The parallel is kind of eerie, and the more I think about it, the more I can’t shake the feeling that the slave plantation is, somehow, a kind of historical food-and-economics premonition.   On one hand, you’ve got vast acreage devoted to cash crops, either grains or fiber, with the profits funneled to the the very few at the top of the system.  Meanwhile, bulk of human beings in the operation scrape by on the cheap stuff the plantation produces to keep them going, their time entirely swallowed by the need to supplement their inadequate “wages.” We, of course, have gussied up the basic model, expanding from an agricultural world to a manufacturing one, and so we get Wal-Mart offering cheap stuff alongside its cheap food.  But the basic mechanism is the same and the inequity (if you’re feeling philosophical) or the blunt injustice of it, while different by intensity, are amazingly similar in shape.

The food deserts that lurk in the poor districts across the country deliver “food” that is just as much the waste product of the industrial food system as chitlins were the waste product of plantation slaughter traditions.  Just as slave gardens only survived at the whim of the plantation owner, we, too, have civic ordinances prohibiting such things as cabbages in the front yard or chickens in the back (ostensibly because of the noise, though the neighbor’s deafening Harley, which is too loud to be sold in the EU, is perfectly legal.)

But most of all, then as now, the “plantation owners” fixate on grains and we hunker down in the vegetable garden.  That means something, and it has for a very long time.  Inhabiting, as we do, a world of refrigerated cargo containers and high speed supply chains, it’s hard to understand just how fundamentally different a grain of wheat is from a potato.  Ask an ancient Roman, though, and they’d be able to tell you.  In the seeds vs. roots equation, seeds are the food of empire.  Or the fuel of empire which, for most of history, was the same thing.

Though time, across space, grains move.  They are, after all, seeds, tiny condensed packets of nutrients, coated in armor.  They’re tough and stable.  Protect them from rodents and moisture and they’ll last for years, long after your carefully stored root vegetables have turned back to earth.  What that means is that a society dependent upon grains can withstand entire years of bad harvests, as long as they’ve got enough socked away in the granaries, which Ancient Rome almost always did.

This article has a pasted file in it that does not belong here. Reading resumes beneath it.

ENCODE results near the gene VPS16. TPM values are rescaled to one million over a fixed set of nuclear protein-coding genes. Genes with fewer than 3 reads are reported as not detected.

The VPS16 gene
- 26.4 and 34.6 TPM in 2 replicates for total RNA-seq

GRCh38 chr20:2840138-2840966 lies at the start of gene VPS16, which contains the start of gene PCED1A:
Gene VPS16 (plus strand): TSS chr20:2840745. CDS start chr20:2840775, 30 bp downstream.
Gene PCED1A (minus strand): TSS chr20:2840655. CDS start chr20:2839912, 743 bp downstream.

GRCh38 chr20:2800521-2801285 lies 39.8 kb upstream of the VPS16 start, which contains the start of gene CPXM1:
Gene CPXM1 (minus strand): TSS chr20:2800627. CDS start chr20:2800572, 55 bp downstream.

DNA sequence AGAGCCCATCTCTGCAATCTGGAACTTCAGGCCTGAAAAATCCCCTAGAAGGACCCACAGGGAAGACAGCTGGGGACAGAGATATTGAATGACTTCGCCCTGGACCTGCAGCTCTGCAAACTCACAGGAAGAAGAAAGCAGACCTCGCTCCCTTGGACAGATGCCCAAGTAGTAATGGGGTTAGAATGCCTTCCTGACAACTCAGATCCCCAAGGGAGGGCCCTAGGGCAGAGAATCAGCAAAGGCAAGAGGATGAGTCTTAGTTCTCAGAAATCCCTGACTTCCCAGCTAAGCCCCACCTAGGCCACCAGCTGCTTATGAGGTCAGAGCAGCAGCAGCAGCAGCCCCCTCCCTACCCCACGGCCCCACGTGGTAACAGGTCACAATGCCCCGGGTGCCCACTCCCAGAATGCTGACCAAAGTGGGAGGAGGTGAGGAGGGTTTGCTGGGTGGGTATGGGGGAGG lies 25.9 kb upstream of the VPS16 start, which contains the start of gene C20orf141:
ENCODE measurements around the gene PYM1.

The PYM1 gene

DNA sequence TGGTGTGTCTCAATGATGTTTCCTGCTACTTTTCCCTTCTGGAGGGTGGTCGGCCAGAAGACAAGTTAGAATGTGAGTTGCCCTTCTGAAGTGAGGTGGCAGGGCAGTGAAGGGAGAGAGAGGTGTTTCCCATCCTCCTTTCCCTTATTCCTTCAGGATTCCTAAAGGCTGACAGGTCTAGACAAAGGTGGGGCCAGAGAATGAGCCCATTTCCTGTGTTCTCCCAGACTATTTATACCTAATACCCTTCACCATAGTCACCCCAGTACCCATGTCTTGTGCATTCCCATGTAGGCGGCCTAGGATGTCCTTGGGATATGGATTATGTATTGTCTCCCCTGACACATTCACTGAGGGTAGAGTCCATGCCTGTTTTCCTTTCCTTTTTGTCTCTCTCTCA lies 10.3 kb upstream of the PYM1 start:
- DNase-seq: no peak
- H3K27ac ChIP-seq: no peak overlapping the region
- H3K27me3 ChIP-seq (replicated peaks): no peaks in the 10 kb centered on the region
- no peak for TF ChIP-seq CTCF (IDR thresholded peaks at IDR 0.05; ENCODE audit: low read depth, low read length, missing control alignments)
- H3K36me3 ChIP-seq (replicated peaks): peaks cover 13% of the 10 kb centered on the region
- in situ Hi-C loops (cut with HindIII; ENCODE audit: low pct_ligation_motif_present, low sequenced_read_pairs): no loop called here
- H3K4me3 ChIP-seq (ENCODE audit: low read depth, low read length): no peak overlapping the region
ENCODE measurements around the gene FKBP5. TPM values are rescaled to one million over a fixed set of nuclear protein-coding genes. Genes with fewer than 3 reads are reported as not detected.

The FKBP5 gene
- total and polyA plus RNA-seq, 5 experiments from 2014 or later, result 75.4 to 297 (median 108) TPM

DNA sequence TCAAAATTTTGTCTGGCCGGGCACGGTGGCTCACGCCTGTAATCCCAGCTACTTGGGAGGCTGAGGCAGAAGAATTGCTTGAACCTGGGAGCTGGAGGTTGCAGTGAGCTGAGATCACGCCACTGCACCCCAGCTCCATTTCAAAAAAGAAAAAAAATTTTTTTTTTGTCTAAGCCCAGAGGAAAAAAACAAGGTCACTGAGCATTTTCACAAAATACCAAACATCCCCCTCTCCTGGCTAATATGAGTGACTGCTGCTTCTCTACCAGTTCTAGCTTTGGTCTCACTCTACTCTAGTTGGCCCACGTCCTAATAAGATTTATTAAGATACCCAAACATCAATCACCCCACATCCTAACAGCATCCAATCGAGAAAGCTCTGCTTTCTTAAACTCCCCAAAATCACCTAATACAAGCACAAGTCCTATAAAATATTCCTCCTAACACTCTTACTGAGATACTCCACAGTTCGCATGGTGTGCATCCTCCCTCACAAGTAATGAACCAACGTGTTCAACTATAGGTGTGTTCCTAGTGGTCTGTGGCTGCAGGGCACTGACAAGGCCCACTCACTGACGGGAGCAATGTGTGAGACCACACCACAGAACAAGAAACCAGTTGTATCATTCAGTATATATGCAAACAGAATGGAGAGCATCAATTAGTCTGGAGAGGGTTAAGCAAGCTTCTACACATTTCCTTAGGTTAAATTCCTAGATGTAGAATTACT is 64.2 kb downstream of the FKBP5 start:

They can also gather their food from great distances, which means that they can support a large, expensive civilization with agriculture in far away hinterlands.  Rome’s empire was both the cause and effect of its need for the wheat that powered the whole thing; wheat fed the Legions that conquered places like Gaul and North Africa, which then grew wheat to feed the Legions.

Rome’s immense fleet of grain ships sailed from all points of the Mediterranean rim, funneling wheat into the granaries of Rome, 420,000 tons every year.  The Roman Legions burned a further 150,000 tons per year.  The Roman navy —  familiar to you from Ben-Hur, “ramming speed” and that big guy with the big drum — was primarily about protecting the grain fleet from pirates.   As long as Rome’s empire of wheat survived, so did Rome.  When a modest shift in climate ended most of Gaul’s ability to provide wheat, Rome’s decline turned to fall.

We, of course, inhabit a world of commercial empires founded on oil.  We love our oil so much that we use — in forms ranging from tractor fuel, to insecticide, to fertilizer and so on — 10 calories of oil for every 1 calorie of seeds we produce.  We might pause here to consider the ramifications of using those ten calories of oil to produce one calorie of corn that we then process into ethanol to replace oil.

But that only makes me dizzy, so I’ll confine myself to commenting that even if oil is the foundation of our commercial empire, seed/grain is still big league.  The ABCD group of grain traders (Archer Daniels Midland, Bunge, Cargill and Dreyfus) control between 75-90% of the market (actual figures are trade secrets, don’tcha know) and have a combined revenue of nearly $300 billion.  So the legions are long buried, but wheat’s army marches on.

The slaves are gone, too, but not the wage-slaves, which is why I think there’s wisdom to be found in the slave garden.  It’s an example of what to do when you find yourself mired in an economic arrangement that insists you take part, but doesn’t really give a damn about your well-being.  The slave garden suggests that we take control of something essential, do something of undeniable value, to make ourselves recipients of the fruits of our own labor.  Sure, very few of us are going to produce all our own food.  But it’s honest work, and it comes stocked with moments of delight and even beauty and who knows?  Do it long enough, and you might even purchase a bit of your own freedom.


Slave Garden Fence by Sarah Stierch
Slave Garden and Cabin by Melissa Wilkins
Wage-Slave Garden by Ars Electronica
Fortified Tunisian Granary by James_Gordon_Los_Angeles
Ruins of Roman Granary by Phil Holloman
Field Pea Blossom by Gerwin Sturm